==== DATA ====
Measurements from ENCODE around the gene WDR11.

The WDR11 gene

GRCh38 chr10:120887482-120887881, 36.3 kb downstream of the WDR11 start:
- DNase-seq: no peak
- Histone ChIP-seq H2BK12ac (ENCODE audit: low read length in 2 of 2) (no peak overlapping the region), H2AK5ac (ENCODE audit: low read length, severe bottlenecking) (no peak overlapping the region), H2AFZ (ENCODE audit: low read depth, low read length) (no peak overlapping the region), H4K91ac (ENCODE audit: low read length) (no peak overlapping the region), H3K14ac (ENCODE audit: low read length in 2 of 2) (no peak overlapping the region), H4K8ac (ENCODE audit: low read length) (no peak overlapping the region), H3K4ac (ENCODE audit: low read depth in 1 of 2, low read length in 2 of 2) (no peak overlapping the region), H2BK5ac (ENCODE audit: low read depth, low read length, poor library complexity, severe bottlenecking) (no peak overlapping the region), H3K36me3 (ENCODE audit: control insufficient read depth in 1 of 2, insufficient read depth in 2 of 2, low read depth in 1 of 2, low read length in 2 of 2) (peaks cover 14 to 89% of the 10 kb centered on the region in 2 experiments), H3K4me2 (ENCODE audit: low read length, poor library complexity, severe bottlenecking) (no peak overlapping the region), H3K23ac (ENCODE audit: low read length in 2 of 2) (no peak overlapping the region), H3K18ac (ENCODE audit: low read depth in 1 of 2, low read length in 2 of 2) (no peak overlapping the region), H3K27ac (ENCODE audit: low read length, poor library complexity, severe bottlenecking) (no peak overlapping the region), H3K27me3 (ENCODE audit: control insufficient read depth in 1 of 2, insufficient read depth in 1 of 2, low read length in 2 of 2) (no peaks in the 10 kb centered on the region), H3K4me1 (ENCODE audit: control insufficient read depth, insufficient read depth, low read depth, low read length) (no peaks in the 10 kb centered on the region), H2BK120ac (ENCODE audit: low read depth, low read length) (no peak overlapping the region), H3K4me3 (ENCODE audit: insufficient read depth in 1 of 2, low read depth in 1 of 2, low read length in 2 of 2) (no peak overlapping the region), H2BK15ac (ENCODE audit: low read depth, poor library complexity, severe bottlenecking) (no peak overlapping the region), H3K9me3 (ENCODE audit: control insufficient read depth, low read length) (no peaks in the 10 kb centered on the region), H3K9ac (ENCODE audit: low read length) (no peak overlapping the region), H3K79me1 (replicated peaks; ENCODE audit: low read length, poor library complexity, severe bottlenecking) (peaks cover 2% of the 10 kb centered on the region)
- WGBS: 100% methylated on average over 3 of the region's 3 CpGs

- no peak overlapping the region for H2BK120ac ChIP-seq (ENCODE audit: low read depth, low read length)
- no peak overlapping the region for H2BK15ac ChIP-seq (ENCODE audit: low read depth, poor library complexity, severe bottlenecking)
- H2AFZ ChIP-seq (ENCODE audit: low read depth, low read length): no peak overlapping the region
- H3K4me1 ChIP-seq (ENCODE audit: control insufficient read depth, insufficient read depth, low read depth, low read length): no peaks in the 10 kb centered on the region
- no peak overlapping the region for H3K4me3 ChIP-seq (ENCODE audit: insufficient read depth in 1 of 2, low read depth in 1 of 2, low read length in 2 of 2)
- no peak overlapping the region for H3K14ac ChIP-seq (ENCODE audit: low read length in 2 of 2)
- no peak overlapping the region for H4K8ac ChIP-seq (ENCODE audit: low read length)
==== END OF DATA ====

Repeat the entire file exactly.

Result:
Measurements from ENCODE around the gene WDR11.

The WDR11 gene

GRCh38 chr10:120887482-120887881, 36.3 kb downstream of the WDR11 start:
- DNase-seq: no peak
- Histone ChIP-seq H2BK12ac (ENCODE audit: low read length in 2 of 2) (no peak overlapping the region), H2AK5ac (ENCODE audit: low read length, severe bottlenecking) (no peak overlapping the region), H2AFZ (ENCODE audit: low read depth, low read length) (no peak overlapping the region), H4K91ac (ENCODE audit: low read length) (no peak overlapping the region), H3K14ac (ENCODE audit: low read length in 2 of 2) (no peak overlapping the region), H4K8ac (ENCODE audit: low read length) (no peak overlapping the region), H3K4ac (ENCODE audit: low read depth in 1 of 2, low read length in 2 of 2) (no peak overlapping the region), H2BK5ac (ENCODE audit: low read depth, low read length, poor library complexity, severe bottlenecking) (no peak overlapping the region), H3K36me3 (ENCODE audit: control insufficient read depth in 1 of 2, insufficient read depth in 2 of 2, low read depth in 1 of 2, low read length in 2 of 2) (peaks cover 14 to 89% of the 10 kb centered on the region in 2 experiments), H3K4me2 (ENCODE audit: low read length, poor library complexity, severe bottlenecking) (no peak overlapping the region), H3K23ac (ENCODE audit: low read length in 2 of 2) (no peak overlapping the region), H3K18ac (ENCODE audit: low read depth in 1 of 2, low read length in 2 of 2) (no peak overlapping the region), H3K27ac (ENCODE audit: low read length, poor library complexity, severe bottlenecking) (no peak overlapping the region), H3K27me3 (ENCODE audit: control insufficient read depth in 1 of 2, insufficient read depth in 1 of 2, low read length in 2 of 2) (no peaks in the 10 kb centered on the region), H3K4me1 (ENCODE audit: control insufficient read depth, insufficient read depth, low read depth, low read length) (no peaks in the 10 kb centered on the region), H2BK120ac (ENCODE audit: low read depth, low read length) (no peak overlapping the region), H3K4me3 (ENCODE audit: insufficient read depth in 1 of 2, low read depth in 1 of 2, low read length in 2 of 2) (no peak overlapping the region), H2BK15ac (ENCODE audit: low read depth, poor library complexity, severe bottlenecking) (no peak overlapping the region), H3K9me3 (ENCODE audit: control insufficient read depth, low read length) (no peaks in the 10 kb centered on the region), H3K9ac (ENCODE audit: low read length) (no peak overlapping the region), H3K79me1 (replicated peaks; ENCODE audit: low read length, poor library complexity, severe bottlenecking) (peaks cover 2% of the 10 kb centered on the region)
- WGBS: 100% methylated on average over 3 of the region's 3 CpGs

- no peak overlapping the region for H2BK120ac ChIP-seq (ENCODE audit: low read depth, low read length)
- no peak overlapping the region for H2BK15ac ChIP-seq (ENCODE audit: low read depth, poor library complexity, severe bottlenecking)
- H2AFZ ChIP-seq (ENCODE audit: low read depth, low read length): no peak overlapping the region
- H3K4me1 ChIP-seq (ENCODE audit: control insufficient read depth, insufficient read depth, low read depth, low read length): no peaks in the 10 kb centered on the region
- no peak overlapping the region for H3K4me3 ChIP-seq (ENCODE audit: insufficient read depth in 1 of 2, low read depth in 1 of 2, low read length in 2 of 2)
- no peak overlapping the region for H3K14ac ChIP-seq (ENCODE audit: low read length in 2 of 2)
- no peak overlapping the region for H4K8ac ChIP-seq (ENCODE audit: low read length)